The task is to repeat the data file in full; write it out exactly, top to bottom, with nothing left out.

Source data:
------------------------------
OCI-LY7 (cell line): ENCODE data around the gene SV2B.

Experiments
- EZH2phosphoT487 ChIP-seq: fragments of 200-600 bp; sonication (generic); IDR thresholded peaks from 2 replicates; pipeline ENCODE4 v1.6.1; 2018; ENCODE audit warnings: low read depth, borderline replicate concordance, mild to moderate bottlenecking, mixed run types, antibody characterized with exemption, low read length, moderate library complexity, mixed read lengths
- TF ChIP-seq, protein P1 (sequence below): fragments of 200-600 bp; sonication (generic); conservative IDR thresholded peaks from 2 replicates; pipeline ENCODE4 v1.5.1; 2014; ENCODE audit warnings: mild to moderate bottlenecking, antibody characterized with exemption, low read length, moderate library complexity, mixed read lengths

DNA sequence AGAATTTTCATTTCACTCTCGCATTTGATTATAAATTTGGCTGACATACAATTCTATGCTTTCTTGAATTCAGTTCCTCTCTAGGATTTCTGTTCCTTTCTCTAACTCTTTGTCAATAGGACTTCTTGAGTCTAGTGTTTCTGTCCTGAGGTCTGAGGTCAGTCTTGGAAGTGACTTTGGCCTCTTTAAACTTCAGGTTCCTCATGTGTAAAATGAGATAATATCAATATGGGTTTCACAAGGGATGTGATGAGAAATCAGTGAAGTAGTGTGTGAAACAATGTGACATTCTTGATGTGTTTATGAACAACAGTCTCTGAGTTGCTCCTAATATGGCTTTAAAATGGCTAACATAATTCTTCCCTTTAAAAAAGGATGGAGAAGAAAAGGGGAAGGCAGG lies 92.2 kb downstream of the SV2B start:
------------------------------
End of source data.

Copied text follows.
OCI-LY7 (cell line): ENCODE data around the gene SV2B.

Experiments
- EZH2phosphoT487 ChIP-seq: fragments of 200-600 bp; sonication (generic); IDR thresholded peaks from 2 replicates; pipeline ENCODE4 v1.6.1; 2018; ENCODE audit warnings: low read depth, borderline replicate concordance, mild to moderate bottlenecking, mixed run types, antibody characterized with exemption, low read length, moderate library complexity, mixed read lengths
- TF ChIP-seq, protein P1 (sequence below): fragments of 200-600 bp; sonication (generic); conservative IDR thresholded peaks from 2 replicates; pipeline ENCODE4 v1.5.1; 2014; ENCODE audit warnings: mild to moderate bottlenecking, antibody characterized with exemption, low read length, moderate library complexity, mixed read lengths

DNA sequence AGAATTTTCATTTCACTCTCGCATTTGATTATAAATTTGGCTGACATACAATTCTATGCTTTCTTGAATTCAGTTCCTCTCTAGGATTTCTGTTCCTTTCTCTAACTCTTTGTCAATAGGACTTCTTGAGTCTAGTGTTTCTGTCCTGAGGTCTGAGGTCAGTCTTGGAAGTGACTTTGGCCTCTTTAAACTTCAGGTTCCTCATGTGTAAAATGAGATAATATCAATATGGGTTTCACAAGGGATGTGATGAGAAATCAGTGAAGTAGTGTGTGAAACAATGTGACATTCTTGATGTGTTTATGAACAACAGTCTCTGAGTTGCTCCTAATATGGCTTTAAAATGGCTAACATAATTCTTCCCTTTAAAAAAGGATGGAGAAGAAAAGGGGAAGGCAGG lies 92.2 kb downstream of the SV2B start: